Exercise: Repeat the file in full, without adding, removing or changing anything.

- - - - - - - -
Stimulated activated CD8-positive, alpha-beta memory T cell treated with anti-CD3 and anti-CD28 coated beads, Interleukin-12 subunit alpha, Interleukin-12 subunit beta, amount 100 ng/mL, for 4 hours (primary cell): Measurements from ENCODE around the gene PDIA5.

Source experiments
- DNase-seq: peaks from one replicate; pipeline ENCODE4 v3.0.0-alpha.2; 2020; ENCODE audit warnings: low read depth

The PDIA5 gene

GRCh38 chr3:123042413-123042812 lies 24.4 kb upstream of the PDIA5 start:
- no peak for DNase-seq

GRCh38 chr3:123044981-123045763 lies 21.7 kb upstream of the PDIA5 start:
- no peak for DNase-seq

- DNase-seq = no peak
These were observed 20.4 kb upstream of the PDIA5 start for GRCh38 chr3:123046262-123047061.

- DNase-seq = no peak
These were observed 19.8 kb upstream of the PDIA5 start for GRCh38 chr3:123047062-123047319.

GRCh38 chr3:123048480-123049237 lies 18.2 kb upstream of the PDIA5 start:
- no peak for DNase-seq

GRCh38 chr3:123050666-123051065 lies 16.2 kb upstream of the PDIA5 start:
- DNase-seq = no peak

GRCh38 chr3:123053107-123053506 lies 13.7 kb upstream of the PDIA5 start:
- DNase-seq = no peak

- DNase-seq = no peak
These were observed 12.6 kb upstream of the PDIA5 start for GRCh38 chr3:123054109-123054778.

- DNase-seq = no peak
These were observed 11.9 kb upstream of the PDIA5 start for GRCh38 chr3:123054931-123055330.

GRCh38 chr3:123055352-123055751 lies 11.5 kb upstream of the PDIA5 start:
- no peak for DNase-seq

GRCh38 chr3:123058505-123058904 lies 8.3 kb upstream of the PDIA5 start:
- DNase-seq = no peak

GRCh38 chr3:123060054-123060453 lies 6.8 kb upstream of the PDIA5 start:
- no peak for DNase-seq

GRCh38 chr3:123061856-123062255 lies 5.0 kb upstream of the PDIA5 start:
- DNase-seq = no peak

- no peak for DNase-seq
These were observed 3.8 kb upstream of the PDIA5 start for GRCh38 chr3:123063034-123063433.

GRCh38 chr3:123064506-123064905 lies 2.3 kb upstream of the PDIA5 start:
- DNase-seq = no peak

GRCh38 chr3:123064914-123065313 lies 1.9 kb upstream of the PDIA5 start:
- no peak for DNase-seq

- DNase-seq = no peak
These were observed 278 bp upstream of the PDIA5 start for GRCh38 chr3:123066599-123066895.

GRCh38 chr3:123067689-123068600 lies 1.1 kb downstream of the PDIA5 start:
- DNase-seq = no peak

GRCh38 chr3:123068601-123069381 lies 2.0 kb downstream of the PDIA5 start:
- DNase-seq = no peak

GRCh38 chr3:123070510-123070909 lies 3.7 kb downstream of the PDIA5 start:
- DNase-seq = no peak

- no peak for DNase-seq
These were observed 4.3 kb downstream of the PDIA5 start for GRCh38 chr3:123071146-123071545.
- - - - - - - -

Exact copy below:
Stimulated activated CD8-positive, alpha-beta memory T cell treated with anti-CD3 and anti-CD28 coated beads, Interleukin-12 subunit alpha, Interleukin-12 subunit beta, amount 100 ng/mL, for 4 hours (primary cell): Measurements from ENCODE around the gene PDIA5.

Source experiments
- DNase-seq: peaks from one replicate; pipeline ENCODE4 v3.0.0-alpha.2; 2020; ENCODE audit warnings: low read depth

The PDIA5 gene

GRCh38 chr3:123042413-123042812 lies 24.4 kb upstream of the PDIA5 start:
- no peak for DNase-seq

GRCh38 chr3:123044981-123045763 lies 21.7 kb upstream of the PDIA5 start:
- no peak for DNase-seq

- DNase-seq = no peak
These were observed 20.4 kb upstream of the PDIA5 start for GRCh38 chr3:123046262-123047061.

- DNase-seq = no peak
These were observed 19.8 kb upstream of the PDIA5 start for GRCh38 chr3:123047062-123047319.

GRCh38 chr3:123048480-123049237 lies 18.2 kb upstream of the PDIA5 start:
- no peak for DNase-seq

GRCh38 chr3:123050666-123051065 lies 16.2 kb upstream of the PDIA5 start:
- DNase-seq = no peak

GRCh38 chr3:123053107-123053506 lies 13.7 kb upstream of the PDIA5 start:
- DNase-seq = no peak

- DNase-seq = no peak
These were observed 12.6 kb upstream of the PDIA5 start for GRCh38 chr3:123054109-123054778.

- DNase-seq = no peak
These were observed 11.9 kb upstream of the PDIA5 start for GRCh38 chr3:123054931-123055330.

GRCh38 chr3:123055352-123055751 lies 11.5 kb upstream of the PDIA5 start:
- no peak for DNase-seq

GRCh38 chr3:123058505-123058904 lies 8.3 kb upstream of the PDIA5 start:
- DNase-seq = no peak

GRCh38 chr3:123060054-123060453 lies 6.8 kb upstream of the PDIA5 start:
- no peak for DNase-seq

GRCh38 chr3:123061856-123062255 lies 5.0 kb upstream of the PDIA5 start:
- DNase-seq = no peak

- no peak for DNase-seq
These were observed 3.8 kb upstream of the PDIA5 start for GRCh38 chr3:123063034-123063433.

GRCh38 chr3:123064506-123064905 lies 2.3 kb upstream of the PDIA5 start:
- DNase-seq = no peak

GRCh38 chr3:123064914-123065313 lies 1.9 kb upstream of the PDIA5 start:
- no peak for DNase-seq

- DNase-seq = no peak
These were observed 278 bp upstream of the PDIA5 start for GRCh38 chr3:123066599-123066895.

GRCh38 chr3:123067689-123068600 lies 1.1 kb downstream of the PDIA5 start:
- DNase-seq = no peak

GRCh38 chr3:123068601-123069381 lies 2.0 kb downstream of the PDIA5 start:
- DNase-seq = no peak

GRCh38 chr3:123070510-123070909 lies 3.7 kb downstream of the PDIA5 start:
- DNase-seq = no peak

- no peak for DNase-seq
These were observed 4.3 kb downstream of the PDIA5 start for GRCh38 chr3:123071146-123071545.